Short question: what is the proper way to clear a variable on a given kernel ? AND how can I ensure that the memory will indeed be freed subsequently ?

Full question. Let me elaborate this question with the following experiment in a fresh session.

kernel = ParallelEvaluate[$KernelID] (* launch sub kernels *)
bytesToMo[b_] := Round[b/1024.^2, .1];
memoryStatus := TableForm[Join[
    {{"FrontEnd", bytesToMo@MemoryInUse[$FrontEnd]},
    {$KernelID, bytesToMo@MemoryInUse[]}},
ParallelEvaluate[{$KernelID, bytesToMo@MemoryInUse[]}]],
TableHeadings -> {None, {"Kernel", "Memory in Mo"}}
   memoryStatus, (* initial state *)
      If[$KernelID == kernel[[1]],x = Range[10^6]];
      If[$KernelID == kernel[[2]],y = Range[10^7]];

As expected, x exists only on the first kernel (the first kernel memory increases) and y exists only on the second kernel (the second kernel memory increases more, as y is larger). One can check it for example like this:

checkXY := TableForm@Join[{{$KernelID, ReleaseHold[#]}}, 
   ParallelEvaluate[{$KernelID, ReleaseHold[#]}]] &[Hold[
        Length[x], Length[y]

Now to clear x and y, I parallelize a call to Clear:

ParallelEvaluate[Clear[x, y]]; Column[{checkXY, memoryStatus}]

Here is the overall output (sorry, as this is my first post, they don't let me put more than 2 images so I had to collect them in one):

output when it's ok

Well, it works right ? The variables have been cleared and the memory is free... Well, not quite. Because If I run the whole thing one more time, the variables will be cleared, but the memory will not be freed anymore.

Here is the overall output of the second run:

output with memory not freed at the end

The only solution I found is to share the unset symbol from the Master Kernel, which then effectively erases the memory in all kernels.

Clear[x, y]
SetSharedVariable[x, y];
UnsetShared[x, y];

My questions are:

  1. Why is Clear[x,y] working the first time, but not subsequently ?
  2. If Clear is not the right way, what is the proper way to unset a symbol in a given kernel ? The SetShared/Unset hack does not sound right to me (what if each kernel has a different x but I only want to get rid of a specific one)...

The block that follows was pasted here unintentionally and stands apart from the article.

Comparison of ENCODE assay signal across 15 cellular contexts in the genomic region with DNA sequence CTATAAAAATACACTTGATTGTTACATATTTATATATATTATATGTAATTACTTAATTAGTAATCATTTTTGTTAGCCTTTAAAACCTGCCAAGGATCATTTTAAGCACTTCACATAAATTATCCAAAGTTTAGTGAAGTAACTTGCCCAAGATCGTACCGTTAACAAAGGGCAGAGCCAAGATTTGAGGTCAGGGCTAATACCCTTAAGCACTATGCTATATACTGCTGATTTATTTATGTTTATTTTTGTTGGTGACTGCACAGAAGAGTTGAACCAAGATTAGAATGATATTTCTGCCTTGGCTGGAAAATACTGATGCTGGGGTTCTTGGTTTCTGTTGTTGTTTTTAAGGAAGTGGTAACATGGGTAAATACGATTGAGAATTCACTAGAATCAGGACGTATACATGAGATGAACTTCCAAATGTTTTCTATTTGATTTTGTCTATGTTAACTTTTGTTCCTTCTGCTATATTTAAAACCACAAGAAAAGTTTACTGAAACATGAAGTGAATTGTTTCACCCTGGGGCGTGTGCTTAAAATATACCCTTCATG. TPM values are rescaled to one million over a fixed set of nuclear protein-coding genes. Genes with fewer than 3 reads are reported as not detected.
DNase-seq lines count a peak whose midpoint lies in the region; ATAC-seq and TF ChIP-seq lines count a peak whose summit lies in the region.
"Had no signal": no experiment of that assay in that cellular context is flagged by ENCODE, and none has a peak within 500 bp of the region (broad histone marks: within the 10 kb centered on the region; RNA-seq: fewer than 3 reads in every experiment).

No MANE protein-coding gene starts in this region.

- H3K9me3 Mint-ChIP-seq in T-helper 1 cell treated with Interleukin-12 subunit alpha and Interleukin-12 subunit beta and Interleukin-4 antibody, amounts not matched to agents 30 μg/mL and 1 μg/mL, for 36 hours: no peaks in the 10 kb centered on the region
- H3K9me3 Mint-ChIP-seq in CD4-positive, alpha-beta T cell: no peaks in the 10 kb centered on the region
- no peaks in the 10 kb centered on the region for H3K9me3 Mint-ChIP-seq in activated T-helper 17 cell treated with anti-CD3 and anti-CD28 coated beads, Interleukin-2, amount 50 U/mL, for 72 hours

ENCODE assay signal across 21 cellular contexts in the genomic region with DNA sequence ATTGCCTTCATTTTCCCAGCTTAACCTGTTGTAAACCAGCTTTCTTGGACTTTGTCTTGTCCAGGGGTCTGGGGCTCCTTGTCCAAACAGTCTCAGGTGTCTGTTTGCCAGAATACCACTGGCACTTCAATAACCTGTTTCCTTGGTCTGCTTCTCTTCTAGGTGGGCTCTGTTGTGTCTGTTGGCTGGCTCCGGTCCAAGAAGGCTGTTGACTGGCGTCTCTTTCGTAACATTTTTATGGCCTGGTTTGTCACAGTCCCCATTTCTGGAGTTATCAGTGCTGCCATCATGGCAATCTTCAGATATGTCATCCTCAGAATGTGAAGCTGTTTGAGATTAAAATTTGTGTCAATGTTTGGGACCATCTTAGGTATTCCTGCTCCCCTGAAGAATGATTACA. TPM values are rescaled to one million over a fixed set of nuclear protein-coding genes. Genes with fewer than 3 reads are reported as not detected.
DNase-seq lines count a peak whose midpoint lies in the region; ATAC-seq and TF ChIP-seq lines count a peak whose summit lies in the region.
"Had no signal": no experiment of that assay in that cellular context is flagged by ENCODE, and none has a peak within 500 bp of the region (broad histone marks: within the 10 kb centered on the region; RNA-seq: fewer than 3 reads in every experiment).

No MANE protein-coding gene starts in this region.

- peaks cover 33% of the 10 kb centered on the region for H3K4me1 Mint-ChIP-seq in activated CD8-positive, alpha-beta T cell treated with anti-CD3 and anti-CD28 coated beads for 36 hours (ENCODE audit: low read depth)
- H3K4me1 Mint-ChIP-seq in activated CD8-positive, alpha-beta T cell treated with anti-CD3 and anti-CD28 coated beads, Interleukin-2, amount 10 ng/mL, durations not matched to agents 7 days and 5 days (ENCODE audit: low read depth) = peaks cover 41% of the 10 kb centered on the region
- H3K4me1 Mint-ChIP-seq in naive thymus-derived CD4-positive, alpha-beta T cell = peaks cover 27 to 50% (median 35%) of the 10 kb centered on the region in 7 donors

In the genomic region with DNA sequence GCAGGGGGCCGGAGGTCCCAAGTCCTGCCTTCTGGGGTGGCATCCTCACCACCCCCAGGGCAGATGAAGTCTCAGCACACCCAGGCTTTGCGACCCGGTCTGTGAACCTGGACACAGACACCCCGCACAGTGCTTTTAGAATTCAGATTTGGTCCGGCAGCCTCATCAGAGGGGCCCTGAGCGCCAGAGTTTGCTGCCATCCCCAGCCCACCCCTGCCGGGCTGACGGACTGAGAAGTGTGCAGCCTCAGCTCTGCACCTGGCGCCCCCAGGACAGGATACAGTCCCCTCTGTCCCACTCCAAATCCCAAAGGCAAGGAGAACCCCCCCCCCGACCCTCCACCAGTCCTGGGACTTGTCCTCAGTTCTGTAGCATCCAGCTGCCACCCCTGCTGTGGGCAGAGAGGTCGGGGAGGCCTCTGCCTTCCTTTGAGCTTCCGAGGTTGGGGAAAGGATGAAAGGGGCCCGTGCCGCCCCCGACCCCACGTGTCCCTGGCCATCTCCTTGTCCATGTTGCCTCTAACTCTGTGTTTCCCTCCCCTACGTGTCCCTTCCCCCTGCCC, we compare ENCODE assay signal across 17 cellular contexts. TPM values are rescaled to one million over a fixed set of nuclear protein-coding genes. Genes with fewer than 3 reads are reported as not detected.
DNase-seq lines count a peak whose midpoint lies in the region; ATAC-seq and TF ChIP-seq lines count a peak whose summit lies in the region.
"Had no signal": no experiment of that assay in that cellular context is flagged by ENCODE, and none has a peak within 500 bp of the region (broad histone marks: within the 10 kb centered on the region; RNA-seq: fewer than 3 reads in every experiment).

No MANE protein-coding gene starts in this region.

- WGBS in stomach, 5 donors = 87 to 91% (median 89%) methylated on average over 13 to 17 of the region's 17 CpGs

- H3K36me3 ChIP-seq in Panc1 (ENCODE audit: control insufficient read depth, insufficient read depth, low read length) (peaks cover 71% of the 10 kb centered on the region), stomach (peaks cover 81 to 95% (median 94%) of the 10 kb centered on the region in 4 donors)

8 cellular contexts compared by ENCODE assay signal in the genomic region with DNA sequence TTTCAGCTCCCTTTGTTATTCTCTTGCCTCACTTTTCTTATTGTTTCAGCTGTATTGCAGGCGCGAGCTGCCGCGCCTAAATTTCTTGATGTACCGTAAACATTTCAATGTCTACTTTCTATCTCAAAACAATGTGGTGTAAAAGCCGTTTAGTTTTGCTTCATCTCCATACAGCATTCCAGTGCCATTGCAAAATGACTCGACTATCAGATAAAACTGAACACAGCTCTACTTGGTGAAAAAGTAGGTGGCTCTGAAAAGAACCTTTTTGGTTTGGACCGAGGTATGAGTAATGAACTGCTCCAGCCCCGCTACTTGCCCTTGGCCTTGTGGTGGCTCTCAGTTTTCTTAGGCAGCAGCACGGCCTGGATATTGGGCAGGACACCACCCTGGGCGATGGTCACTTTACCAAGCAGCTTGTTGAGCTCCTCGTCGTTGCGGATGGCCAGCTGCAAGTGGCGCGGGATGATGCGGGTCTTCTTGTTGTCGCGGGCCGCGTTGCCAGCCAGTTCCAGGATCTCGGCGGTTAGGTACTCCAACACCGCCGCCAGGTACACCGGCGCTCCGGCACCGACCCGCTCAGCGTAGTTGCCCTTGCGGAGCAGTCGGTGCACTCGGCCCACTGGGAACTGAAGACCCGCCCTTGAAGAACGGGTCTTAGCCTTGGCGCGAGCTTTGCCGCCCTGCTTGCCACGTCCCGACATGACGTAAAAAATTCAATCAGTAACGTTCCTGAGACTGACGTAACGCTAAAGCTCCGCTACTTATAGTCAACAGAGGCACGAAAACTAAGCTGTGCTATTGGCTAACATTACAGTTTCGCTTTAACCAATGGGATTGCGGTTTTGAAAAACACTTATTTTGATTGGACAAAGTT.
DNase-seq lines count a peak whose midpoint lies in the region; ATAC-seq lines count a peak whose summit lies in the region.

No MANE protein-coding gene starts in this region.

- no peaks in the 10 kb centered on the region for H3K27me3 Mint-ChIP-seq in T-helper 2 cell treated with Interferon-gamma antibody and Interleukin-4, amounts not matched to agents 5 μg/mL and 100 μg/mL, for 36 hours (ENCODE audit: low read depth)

Thank you.

  • $\begingroup$ Sorry, I didn't read through your question, but this might help: since v10.4 for some reason ParallelEvaluate distributes definitions automatically. Use ParallelEvaluate[..., DistributedContexts -> None] to prevent this. IMO making ParallelEvaluate behave this way was a bad decision. $\endgroup$
    – Szabolcs
    Nov 5, 2016 at 15:07
  • $\begingroup$ @Szabolcs: thanks for the info, but it does not seem to fix the problem. To ask my question differently: if you have a variable x defined on a subkernel, how would you proceed to clean it ? $\endgroup$ Nov 5, 2016 at 16:58

1 Answer 1


I am answering the short form of your question, as you stated it in comments as well. I did not fully follow the rest of your question, so perhaps if this does not apply exactly, you could edit the question to present a minimal example.

You can operate on a variable on a specific subkernel by using ParallelEvaluate together with that kernel's identifier.

For instance, let's load some parallel kernels, then create a symbol x on each of them and assign it a value:

(* Out: {"KernelObject"[1, "local"], "KernelObject"[2, "local"]} *)

ParallelEvaluate[x = 3]
(* Out: {3, 3} *)

Now let's clear x on the first subkernel only:

ParallelEvaluate[Clear[x], First@Kernels[]]

We can check that the value of x has been cleared on the first subkernel only, but is retained on the second one:

(* Out: {x, 3} *)
  • $\begingroup$ thanks for your answer which recalls the proper syntax to clear a variable in a given subkernel. However, the point of my question is that it does not seem to reliably free the memory associated to that variable. When the objects start to represent 25% of the available RAM, an unreliable garbage collection after a clear is problematic. $\endgroup$ Mar 9, 2017 at 15:21
  • $\begingroup$ I just edited the short question by adding "How can I ensure that the memory will indeed be freed subsequently ?" $\endgroup$ Mar 9, 2017 at 15:32
  • $\begingroup$ @FrancoisVigneron I agree that it might be problematic, but I would caution you against changing the question mid-way; such behavior ("moving target questions") discourages answers, because one never know whether one might be wasting time answering the wrong question. You might be better off asking a new question entirely on that topic. $\endgroup$
    – MarcoB
    Mar 9, 2017 at 15:34
  • $\begingroup$ Thanks MarcoB. The precision of your answer made me clarify my own question. I validate your answer. I'll be posting a new one on the internal details of garbage collection. $\endgroup$ Mar 12, 2017 at 9:39

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